Good morning backcountry travelers this is Jon Gellings with the Chugach National Forest Avalanche Information Center on Thursday, January 27th at 7am. This will serve as a general backcountry avalanche advisory issued for Turnagain Arm with Turnagain Pass as the core advisory area (This advisory does not apply to highways, railroads, or operating ski areas).
The Friends of the CNFAIC (FCNFAIC) needs your thoughts! With a new staff of forecasters and a list of previously completed goals, the program is growing and potentially heading in new directions. The FCNFAIC wants to know what you have to say about YOUR avalanche center, so please complete the following anonymous survey by February 20th. All information gathered will be discarded after that time. You do not need to answer all the questions, but the more complete the survey is, the better the data will be. This survey will be located here for a week, and will then be relocated to the bottom of the advisory for the remainder of the open period. Thank you in advance for taking it!
Click here to take survey
The avalanche danger rating today remains at MODERATE. Naturally triggered avalanches are unlikely, but Human triggered avalanches are still Possible in steep windloaded terrain at higher elevations. If somebody does trigger an avalanche, the size of the slide could become large enough to bury, injure, or kill a human.
The most recent human triggered avalanche we have information on happened on Monday. A snowmachiner triggered and got caught in an avalanche down by Lost Lake, but was dug out expediently by his partner. Limited details about the avalanche include:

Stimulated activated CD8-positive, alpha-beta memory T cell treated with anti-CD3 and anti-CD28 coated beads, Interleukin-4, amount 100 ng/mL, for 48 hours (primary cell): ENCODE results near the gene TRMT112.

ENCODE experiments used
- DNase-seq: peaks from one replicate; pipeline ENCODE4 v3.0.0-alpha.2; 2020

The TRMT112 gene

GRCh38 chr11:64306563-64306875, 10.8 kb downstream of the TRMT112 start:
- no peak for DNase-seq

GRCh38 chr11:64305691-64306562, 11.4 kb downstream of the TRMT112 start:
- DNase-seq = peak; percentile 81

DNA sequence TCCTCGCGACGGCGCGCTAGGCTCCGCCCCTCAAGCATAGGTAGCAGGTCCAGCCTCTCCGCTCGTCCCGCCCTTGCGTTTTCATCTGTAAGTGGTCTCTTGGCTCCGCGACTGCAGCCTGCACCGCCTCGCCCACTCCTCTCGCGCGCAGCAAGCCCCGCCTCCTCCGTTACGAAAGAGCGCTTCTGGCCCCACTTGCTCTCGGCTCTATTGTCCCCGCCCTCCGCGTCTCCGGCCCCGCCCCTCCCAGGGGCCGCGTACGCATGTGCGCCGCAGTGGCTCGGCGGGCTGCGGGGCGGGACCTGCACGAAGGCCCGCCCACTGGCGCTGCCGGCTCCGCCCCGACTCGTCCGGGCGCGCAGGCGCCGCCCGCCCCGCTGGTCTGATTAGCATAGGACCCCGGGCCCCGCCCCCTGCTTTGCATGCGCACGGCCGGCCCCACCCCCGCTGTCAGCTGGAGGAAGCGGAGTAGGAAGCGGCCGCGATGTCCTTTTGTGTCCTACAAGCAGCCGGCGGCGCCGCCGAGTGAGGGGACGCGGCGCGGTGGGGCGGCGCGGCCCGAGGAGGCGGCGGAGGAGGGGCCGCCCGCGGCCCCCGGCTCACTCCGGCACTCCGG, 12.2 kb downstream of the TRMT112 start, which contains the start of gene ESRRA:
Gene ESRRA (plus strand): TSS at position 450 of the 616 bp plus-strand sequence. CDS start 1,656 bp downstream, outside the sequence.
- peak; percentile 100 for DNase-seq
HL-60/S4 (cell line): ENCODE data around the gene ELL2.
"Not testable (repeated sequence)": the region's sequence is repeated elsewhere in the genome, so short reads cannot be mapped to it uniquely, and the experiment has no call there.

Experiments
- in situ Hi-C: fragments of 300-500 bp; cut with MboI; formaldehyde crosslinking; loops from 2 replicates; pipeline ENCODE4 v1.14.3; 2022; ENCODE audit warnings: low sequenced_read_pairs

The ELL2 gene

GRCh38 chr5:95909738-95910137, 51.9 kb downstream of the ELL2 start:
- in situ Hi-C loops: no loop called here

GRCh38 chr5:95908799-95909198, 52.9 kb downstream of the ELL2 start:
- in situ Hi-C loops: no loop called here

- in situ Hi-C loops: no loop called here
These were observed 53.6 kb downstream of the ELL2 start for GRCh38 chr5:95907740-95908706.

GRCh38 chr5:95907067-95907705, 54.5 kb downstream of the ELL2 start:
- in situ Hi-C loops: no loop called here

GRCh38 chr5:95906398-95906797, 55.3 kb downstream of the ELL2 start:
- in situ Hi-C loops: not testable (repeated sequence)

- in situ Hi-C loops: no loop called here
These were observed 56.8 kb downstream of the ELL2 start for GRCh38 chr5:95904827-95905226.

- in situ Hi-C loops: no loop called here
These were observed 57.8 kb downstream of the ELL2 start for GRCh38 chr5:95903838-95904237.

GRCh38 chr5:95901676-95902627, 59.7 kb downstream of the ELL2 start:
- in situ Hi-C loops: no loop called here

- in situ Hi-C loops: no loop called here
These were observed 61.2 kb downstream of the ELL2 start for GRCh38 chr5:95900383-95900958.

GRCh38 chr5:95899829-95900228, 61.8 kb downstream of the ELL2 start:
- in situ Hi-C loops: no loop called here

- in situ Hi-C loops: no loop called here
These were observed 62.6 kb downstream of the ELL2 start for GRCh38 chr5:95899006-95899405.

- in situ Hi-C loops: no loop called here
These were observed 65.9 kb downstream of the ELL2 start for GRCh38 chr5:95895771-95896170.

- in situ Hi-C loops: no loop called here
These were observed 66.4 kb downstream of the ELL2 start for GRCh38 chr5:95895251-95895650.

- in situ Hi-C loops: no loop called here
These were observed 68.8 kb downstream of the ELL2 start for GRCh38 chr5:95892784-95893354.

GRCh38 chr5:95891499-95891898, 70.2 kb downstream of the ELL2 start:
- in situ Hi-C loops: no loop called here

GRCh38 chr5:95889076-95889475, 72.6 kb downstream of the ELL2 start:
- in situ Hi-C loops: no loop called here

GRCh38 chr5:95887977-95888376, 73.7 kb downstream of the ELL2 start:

-30-40 degrees steep
-2000 ft elevation
-Failed 2-3 feet deep
-Monday, which had a Considerable Danger rating
Thankfully the rider was uninjured, and the riding partner was good at shoveling, which is the most time consuming part of a rescue. Please remember that the majority of fatalities occur on days of Moderate and Considerable Danger; Today is one of those Moderate days. This is because the danger is very apparent during High and Extreme danger periods, while Moderate and Considerable days tend to show less obvious amounts of instability. Please be careful when out recreating, because getting hurt is never fun. A question everybody can ask themselves from this incident is, “Who am I travelling with, and would they be able to dig me out of an avalanche?”
Yesterday, we finally had some good visibility, so we were able to see a few previously unseen natural avalanches. These had occurred on the South Face of Tincan, South Face of Sunburst, West Face of Magnum, East Face on the South end of Seattle Ridge, South Face of Petes South, and on Captains Chair near Lynx Creek. We were able to check out the avalanche at 3300ft in “Hippie Bowl” on the South Face of Tincan, and our thoughts are that the avalanche failed during the height of the storm on Monday Night or Tuesday Morning. It failed about a foot down on some mid-storm interface, far above the old snow/new snow interface. While our week-long storm gave us 24-28 inches of upside-down snow at 1800ft, it deposited much higher amounts in upper elevation areas like this one.